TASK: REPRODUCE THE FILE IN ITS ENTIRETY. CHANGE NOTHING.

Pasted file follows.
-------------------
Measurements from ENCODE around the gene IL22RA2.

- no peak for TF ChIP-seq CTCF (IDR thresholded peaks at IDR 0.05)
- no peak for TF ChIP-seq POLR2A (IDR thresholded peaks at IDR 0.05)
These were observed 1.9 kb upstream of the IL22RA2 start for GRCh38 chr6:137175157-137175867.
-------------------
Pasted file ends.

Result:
Measurements from ENCODE around the gene IL22RA2.

- no peak for TF ChIP-seq CTCF (IDR thresholded peaks at IDR 0.05)
- no peak for TF ChIP-seq POLR2A (IDR thresholded peaks at IDR 0.05)
These were observed 1.9 kb upstream of the IL22RA2 start for GRCh38 chr6:137175157-137175867.